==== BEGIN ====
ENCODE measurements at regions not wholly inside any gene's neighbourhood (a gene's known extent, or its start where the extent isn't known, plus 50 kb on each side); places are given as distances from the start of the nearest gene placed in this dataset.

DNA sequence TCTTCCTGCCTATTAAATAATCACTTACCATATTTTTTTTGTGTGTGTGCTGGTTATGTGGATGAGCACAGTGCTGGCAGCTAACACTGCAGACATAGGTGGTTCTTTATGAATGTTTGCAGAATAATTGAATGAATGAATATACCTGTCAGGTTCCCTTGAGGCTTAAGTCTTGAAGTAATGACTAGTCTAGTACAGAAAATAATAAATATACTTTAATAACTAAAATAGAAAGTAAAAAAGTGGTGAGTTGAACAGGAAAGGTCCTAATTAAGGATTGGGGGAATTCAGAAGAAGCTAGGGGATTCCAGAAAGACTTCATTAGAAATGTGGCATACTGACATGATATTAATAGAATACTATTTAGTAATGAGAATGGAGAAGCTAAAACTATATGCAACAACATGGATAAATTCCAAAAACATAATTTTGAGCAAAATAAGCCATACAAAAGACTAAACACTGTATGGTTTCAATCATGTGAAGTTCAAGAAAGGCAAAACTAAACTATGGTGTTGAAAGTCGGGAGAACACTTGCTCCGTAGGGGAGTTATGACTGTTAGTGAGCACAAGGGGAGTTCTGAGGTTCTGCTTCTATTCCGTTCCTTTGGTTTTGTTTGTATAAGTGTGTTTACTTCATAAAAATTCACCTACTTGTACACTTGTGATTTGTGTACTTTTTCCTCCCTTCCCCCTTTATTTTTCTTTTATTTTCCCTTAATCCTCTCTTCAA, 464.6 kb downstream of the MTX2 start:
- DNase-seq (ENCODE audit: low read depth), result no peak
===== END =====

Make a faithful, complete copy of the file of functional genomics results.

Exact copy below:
ENCODE measurements at regions not wholly inside any gene's neighbourhood (a gene's known extent, or its start where the extent isn't known, plus 50 kb on each side); places are given as distances from the start of the nearest gene placed in this dataset.

DNA sequence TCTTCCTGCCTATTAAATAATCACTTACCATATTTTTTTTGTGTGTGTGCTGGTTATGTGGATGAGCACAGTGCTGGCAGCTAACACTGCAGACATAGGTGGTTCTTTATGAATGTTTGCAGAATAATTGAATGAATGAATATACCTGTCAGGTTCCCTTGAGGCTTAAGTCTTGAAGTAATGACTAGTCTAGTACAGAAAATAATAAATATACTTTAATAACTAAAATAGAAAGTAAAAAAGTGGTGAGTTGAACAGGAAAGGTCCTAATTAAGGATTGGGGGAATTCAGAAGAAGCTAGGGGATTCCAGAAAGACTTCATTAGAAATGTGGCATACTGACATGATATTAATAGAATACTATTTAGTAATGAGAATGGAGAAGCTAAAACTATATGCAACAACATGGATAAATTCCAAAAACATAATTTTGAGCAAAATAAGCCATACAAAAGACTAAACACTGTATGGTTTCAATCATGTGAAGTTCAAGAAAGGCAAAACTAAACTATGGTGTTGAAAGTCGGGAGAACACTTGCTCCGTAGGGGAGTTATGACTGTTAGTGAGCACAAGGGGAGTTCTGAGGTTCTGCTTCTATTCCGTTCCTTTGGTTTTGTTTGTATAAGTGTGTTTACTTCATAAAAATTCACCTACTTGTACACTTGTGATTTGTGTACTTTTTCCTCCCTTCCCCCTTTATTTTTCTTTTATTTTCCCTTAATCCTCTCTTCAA, 464.6 kb downstream of the MTX2 start:
- DNase-seq (ENCODE audit: low read depth), result no peak